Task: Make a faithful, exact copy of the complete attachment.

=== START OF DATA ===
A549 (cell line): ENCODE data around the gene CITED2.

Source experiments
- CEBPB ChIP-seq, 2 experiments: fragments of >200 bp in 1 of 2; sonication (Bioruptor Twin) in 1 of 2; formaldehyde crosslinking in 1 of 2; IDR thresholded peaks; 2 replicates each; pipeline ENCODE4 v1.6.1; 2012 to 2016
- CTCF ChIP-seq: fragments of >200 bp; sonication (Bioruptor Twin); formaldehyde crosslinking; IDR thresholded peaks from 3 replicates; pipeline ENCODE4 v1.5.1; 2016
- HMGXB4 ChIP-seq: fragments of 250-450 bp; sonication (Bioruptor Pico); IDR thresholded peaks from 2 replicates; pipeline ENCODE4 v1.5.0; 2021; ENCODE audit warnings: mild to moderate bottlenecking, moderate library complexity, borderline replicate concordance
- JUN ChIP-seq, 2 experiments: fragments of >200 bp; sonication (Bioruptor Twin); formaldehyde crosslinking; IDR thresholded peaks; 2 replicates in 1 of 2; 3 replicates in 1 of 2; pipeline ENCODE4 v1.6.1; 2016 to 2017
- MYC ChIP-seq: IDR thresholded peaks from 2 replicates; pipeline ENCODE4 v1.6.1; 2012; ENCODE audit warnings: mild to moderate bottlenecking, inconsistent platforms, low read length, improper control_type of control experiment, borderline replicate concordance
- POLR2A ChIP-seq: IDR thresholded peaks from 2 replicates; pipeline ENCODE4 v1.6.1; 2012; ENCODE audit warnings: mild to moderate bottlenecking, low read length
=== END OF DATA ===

A549 (cell line): ENCODE data around the gene CITED2.

Source experiments
- CEBPB ChIP-seq, 2 experiments: fragments of >200 bp in 1 of 2; sonication (Bioruptor Twin) in 1 of 2; formaldehyde crosslinking in 1 of 2; IDR thresholded peaks; 2 replicates each; pipeline ENCODE4 v1.6.1; 2012 to 2016
- CTCF ChIP-seq: fragments of >200 bp; sonication (Bioruptor Twin); formaldehyde crosslinking; IDR thresholded peaks from 3 replicates; pipeline ENCODE4 v1.5.1; 2016
- HMGXB4 ChIP-seq: fragments of 250-450 bp; sonication (Bioruptor Pico); IDR thresholded peaks from 2 replicates; pipeline ENCODE4 v1.5.0; 2021; ENCODE audit warnings: mild to moderate bottlenecking, moderate library complexity, borderline replicate concordance
- JUN ChIP-seq, 2 experiments: fragments of >200 bp; sonication (Bioruptor Twin); formaldehyde crosslinking; IDR thresholded peaks; 2 replicates in 1 of 2; 3 replicates in 1 of 2; pipeline ENCODE4 v1.6.1; 2016 to 2017
- MYC ChIP-seq: IDR thresholded peaks from 2 replicates; pipeline ENCODE4 v1.6.1; 2012; ENCODE audit warnings: mild to moderate bottlenecking, inconsistent platforms, low read length, improper control_type of control experiment, borderline replicate concordance
- POLR2A ChIP-seq: IDR thresholded peaks from 2 replicates; pipeline ENCODE4 v1.6.1; 2012; ENCODE audit warnings: mild to moderate bottlenecking, low read length